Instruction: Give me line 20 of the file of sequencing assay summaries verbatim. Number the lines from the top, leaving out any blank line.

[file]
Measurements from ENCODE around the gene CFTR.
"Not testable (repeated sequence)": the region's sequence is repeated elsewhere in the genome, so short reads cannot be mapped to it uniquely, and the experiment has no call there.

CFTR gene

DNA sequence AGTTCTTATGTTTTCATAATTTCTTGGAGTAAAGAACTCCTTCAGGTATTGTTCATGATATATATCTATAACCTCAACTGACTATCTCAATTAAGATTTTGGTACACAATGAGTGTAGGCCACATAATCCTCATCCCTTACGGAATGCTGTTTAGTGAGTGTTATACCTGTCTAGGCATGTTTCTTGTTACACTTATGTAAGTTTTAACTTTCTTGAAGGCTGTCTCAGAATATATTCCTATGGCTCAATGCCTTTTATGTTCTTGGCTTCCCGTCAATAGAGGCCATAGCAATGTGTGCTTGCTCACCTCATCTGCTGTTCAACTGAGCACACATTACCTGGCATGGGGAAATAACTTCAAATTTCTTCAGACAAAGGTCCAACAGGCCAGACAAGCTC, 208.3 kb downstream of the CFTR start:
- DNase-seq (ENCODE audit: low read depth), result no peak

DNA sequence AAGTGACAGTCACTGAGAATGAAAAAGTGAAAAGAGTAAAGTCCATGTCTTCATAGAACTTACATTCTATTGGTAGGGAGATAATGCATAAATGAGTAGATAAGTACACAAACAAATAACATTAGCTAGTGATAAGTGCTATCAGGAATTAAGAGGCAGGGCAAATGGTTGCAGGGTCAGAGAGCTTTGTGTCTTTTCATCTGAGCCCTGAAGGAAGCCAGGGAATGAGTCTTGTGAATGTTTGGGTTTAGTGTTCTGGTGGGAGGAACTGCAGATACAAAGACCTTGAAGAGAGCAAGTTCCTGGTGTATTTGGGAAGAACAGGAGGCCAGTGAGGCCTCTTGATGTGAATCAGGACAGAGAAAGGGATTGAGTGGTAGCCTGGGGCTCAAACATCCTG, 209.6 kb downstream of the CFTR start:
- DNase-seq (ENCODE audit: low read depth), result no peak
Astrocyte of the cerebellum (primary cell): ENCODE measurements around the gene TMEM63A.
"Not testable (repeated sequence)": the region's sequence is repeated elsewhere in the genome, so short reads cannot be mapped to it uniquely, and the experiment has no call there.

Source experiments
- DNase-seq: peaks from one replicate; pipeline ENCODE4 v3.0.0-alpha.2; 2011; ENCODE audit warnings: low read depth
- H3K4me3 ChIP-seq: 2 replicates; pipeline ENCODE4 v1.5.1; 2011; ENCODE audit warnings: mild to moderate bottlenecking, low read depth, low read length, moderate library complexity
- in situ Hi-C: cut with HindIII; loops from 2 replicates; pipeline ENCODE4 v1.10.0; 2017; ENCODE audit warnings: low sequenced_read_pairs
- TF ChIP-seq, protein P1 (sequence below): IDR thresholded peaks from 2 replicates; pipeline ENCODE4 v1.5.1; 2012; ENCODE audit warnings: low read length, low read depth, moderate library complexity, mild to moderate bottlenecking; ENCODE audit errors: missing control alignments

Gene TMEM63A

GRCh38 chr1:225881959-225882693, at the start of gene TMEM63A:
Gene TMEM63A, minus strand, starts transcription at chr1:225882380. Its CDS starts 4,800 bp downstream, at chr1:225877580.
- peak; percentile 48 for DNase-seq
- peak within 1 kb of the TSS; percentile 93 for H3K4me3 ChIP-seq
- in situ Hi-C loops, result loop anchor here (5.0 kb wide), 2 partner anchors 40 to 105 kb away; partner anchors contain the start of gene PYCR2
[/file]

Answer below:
- in situ Hi-C loops, result loop anchor here (5.0 kb wide), 2 partner anchors 40 to 105 kb away; partner anchors contain the start of gene PYCR2